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Constructing LGBTQ Experience
 

Constructing LGBTQ Experience

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Analysis of: ...

Analysis of:
- Neal, M. A. (2005). New black man. New York: Routledge.
- Chapter 3 -- Queers in a Barrel
- Gross, L. (2001). Up from invisibility: Lesbians, gay men, and the media in America. Columbia University Press.
- Chapter 1 -- The Mediated Society
- Chapter 3 -- Stonewall and Beyond
- Chapter 5 -- Television Takes Over
- Chapter 7 -- Journalism's Closet Open
- Chapter 8 --Breaking the Code of Silence
- Chapter 11 -- Beyond Prime Time
- Chapter 13 -- Old Stories and New Technologies

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  • He even risked being known as “That Gay Professor”He has pro-feminism and anti-homophobic perspective – He passed as gay just to see what he can get from his students perspective of him as a Black gay maleQueer – Made something seem strange and unusual in the context of very conservative notions of black identity (p.73).
  • Black gay male are perceived as selfishly and even purposely spreading HIV within the Black community and therefore are undermining the already taxed family structures of the Black community. Are our homophobic views driven our reading of the Bible, rather than the Bible shaping our views? (p.91) Gregory Love was attacked for mistakenly jumped into a stall that was occupied by another male student (p.79-80)Sakia Gunn was attacked because she said she was lesbian for fear of being raped (p.93)
  • Mainstreaming is a commonality of viewpoints and values that television tends to cultivate in its viewers. Television dominates the cultural environment, telling most of the stories to most of the people all of the time. Question appears on (p.7)Most of us have components of our knowledge that derive wholly or in part from fictional representations.. Such as Jail, Murder Trials (OJ Simpson), Riots…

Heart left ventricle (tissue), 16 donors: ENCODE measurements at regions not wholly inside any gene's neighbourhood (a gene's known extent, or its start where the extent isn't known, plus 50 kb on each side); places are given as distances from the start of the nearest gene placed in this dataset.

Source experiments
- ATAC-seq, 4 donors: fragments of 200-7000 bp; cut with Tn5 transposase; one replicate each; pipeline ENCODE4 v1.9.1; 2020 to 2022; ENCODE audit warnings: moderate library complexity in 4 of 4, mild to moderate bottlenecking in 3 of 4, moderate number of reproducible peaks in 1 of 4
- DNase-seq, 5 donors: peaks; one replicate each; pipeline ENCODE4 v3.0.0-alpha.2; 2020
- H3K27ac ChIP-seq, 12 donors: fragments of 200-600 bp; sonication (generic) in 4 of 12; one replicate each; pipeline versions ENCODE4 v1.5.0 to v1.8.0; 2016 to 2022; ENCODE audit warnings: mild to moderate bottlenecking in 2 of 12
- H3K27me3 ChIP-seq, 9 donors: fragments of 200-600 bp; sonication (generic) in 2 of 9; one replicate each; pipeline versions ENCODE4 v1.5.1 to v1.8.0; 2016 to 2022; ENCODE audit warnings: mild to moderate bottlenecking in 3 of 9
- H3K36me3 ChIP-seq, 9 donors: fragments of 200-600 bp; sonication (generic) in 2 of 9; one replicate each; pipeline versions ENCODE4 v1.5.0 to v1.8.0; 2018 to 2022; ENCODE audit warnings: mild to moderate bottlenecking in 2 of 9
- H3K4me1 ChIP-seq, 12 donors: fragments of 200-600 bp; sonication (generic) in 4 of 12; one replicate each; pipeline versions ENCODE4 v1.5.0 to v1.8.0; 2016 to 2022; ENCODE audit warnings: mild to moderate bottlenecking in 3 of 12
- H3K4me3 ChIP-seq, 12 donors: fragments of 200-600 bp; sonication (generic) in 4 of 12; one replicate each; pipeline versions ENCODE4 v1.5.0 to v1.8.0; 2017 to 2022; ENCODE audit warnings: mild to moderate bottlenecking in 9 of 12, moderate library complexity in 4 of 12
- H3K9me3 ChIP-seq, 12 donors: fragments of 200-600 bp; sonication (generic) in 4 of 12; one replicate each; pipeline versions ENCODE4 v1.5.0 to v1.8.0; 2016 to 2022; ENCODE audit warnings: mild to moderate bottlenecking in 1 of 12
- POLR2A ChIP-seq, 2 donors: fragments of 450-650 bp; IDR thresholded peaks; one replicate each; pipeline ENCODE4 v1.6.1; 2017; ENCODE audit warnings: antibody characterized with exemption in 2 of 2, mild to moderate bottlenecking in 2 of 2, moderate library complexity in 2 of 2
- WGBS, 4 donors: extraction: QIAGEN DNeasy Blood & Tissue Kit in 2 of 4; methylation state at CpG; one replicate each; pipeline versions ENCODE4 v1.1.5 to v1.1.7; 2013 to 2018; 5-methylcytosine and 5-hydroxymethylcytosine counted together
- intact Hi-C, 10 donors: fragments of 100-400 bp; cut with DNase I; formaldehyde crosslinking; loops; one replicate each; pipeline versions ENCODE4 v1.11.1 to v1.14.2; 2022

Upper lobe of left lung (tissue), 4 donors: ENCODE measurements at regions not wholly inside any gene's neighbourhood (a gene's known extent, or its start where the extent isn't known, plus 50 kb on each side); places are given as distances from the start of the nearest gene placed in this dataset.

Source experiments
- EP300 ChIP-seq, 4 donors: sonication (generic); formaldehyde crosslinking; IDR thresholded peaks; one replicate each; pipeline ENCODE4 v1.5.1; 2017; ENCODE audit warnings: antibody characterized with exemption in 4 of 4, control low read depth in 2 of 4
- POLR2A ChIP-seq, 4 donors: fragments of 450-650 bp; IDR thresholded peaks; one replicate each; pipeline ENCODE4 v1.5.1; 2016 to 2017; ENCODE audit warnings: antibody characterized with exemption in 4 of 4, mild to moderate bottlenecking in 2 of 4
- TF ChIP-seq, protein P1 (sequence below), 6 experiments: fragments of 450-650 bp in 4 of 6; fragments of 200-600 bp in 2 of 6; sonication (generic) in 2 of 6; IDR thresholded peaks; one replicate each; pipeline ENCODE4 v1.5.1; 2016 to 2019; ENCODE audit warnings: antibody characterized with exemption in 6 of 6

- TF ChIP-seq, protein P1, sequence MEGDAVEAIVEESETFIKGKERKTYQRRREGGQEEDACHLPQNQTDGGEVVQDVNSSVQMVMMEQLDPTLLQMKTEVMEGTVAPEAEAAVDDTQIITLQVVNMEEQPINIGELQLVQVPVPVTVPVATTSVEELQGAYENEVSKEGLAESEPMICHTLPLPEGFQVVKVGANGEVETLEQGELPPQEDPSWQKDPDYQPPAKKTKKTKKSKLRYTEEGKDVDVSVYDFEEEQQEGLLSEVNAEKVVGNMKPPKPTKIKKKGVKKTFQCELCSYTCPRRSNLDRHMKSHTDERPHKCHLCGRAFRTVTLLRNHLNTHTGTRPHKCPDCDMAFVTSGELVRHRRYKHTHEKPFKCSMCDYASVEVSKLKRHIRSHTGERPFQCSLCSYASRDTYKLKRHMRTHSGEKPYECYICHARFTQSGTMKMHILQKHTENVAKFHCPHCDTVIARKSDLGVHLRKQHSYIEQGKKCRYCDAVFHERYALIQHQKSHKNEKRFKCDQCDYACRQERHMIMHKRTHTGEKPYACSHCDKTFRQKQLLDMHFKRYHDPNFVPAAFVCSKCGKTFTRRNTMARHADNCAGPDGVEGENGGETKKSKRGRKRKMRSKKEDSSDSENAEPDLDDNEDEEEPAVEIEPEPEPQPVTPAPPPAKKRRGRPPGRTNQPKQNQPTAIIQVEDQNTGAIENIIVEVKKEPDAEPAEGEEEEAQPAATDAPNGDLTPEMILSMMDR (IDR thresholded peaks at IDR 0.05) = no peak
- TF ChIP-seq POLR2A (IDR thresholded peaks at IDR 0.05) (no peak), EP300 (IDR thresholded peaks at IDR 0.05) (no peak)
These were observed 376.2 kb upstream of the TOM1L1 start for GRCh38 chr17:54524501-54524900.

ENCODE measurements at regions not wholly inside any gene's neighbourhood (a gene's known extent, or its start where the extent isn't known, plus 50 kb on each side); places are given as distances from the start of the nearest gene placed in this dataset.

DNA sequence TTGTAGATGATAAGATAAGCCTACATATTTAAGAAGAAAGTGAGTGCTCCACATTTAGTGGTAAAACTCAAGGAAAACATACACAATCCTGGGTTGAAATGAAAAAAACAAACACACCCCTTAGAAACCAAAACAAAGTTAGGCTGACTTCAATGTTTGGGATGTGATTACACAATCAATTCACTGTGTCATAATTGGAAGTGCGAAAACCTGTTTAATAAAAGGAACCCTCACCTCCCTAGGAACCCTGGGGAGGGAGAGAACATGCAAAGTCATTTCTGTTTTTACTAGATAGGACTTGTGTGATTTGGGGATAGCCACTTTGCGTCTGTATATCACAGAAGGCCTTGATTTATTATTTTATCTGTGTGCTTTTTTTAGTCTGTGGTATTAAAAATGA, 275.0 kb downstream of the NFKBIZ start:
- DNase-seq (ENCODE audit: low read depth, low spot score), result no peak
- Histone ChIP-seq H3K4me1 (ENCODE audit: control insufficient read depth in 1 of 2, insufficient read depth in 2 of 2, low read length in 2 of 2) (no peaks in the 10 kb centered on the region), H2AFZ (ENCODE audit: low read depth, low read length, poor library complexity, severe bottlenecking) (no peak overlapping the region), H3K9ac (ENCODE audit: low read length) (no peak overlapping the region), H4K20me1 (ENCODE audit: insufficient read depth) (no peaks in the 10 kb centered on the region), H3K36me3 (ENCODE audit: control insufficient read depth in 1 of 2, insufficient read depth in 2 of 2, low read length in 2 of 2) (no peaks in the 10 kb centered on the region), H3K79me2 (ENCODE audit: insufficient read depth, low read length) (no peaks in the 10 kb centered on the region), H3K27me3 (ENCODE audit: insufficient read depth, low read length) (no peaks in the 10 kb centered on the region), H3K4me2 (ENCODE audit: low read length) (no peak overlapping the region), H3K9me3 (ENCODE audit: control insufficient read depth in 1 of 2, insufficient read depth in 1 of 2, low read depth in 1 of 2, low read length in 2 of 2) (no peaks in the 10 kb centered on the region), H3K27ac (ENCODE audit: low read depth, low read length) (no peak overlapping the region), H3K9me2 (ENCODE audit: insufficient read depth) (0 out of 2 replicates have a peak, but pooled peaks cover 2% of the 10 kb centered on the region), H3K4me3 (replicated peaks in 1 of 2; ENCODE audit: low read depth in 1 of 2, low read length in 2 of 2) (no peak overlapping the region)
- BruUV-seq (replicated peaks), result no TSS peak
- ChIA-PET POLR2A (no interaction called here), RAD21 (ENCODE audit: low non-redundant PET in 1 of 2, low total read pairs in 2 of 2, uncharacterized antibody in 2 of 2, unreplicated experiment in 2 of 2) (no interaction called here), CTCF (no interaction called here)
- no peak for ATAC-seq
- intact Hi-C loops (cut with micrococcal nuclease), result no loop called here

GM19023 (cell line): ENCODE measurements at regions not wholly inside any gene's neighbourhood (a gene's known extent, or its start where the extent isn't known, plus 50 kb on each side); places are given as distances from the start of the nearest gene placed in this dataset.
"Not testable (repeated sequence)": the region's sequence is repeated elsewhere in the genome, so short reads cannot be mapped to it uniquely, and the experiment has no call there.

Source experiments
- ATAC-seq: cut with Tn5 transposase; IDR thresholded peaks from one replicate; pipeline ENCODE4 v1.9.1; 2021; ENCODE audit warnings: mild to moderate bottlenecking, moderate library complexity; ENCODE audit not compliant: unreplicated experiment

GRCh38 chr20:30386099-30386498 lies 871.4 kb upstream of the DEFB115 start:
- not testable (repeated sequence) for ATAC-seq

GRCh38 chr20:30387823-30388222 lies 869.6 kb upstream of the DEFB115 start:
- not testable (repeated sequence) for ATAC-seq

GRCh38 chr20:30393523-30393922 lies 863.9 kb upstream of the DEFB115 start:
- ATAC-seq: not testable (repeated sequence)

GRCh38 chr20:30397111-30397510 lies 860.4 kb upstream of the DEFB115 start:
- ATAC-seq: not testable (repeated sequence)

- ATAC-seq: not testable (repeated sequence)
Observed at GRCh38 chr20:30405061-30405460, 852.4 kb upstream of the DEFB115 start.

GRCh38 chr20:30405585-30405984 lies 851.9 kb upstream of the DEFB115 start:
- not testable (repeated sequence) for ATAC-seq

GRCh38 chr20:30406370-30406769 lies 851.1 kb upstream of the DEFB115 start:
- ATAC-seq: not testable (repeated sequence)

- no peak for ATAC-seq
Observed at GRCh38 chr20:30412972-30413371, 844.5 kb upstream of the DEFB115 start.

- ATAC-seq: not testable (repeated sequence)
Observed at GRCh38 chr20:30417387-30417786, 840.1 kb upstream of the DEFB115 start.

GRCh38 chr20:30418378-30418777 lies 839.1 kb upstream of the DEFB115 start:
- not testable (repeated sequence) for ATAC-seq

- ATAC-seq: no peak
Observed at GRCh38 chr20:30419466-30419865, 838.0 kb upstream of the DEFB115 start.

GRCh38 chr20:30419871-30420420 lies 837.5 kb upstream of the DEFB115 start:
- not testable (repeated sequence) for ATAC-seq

• - It also shapes the effects of such depictions on the images held by society at large and by members of this minority groups.
  • Since we born we are defined as girl = pink – boy = blue…Sexual minorities are particularly vulnerable to the internalization of mainstream values, given that the process of self-identification generally occurs in isolation and relatively late in life. (p.17) Individuals who internalize or fail to challenge mainstream beliefs often do not realize, however, that by defending antigay and antilesbian values, they are essentially doing the work of their oppressors. (p.17) (heterosexual hegemony) The most effective form of resistance to the hegemony of the mainstream is to speak for oneself, to create the narratives and images that counter the accepted, oppressive, or inaccurate ones. (p.19) Camp is an aesthetic sensibility that regards something as appealing or humorous because of its ridiculousness to the viewer. Singer, actress and comedian Bette Midler is known for her camp stage shows and film characters. (Wikipedia)
  • - Gay readers saw Epstein analysis as a homophobic masquerade – offensive and dangerous. However, the then Executive Editor of Harper’s Magazine, Midge Decter replied that the article was “serious, and honest, and misread.”NGTF – Positioning itself to be the primary gay organization in consulting and negotiating with national media. They went against the episode but the network refused to make the major changes that would have been required to satisfy the activists. NGTF and GAA organized a nationwide protest against the episode. The APA condemn the Welby program for promoting a false image. The episode didn’t stop but the term gay was substitute by pedophile.
  • FYI CBS NEWS – public apology from Mayor Diane Feinstein creates confusion(p.52). Cleve Jones’ speech (gay activist and former Harvey Milk aide) misused and misinterpretation. PJGTF took up the role formerly played by the Media Gay Project.
  • - Character, Archie Bunker (old man), discovered that a football-player pal was gay.
  • Standard of Good Taste – Letter to a rep of the Unitarian Universalist Gay Caucus by an ABC reporter. (p.83) Chris Cagney was first played by Meg Foster and then replaced by Sharon Gless. (p. 86) Something similar occurred with other TV show characters, as well as with the miniseries about Gloria Naylor’s novel, The Women of Brewster Place. (p.86)
  • C.J. Lamb (Amanda Donohoe) and Abby Perkins (Michele Green) (February 1991) – Green left the show during the summer and C.J. Lamb was given a lesbian lover in one episode, whom she left at the end for a man.Picket Fences was Peter Kelley’s new series. He wrote the L.A. Law lesbian kiss episode. - Roseanne almost got canceled in 1994 for including a lesbian kiss between Roseanne and a lesbian character.
  • The family of Robert Reed (Brady Bunch’s dad) was unable to keep the secret that he was gay and died of AIDS for too long after he died. (111). Non publication of gay and lesbian wedding ads. They did not include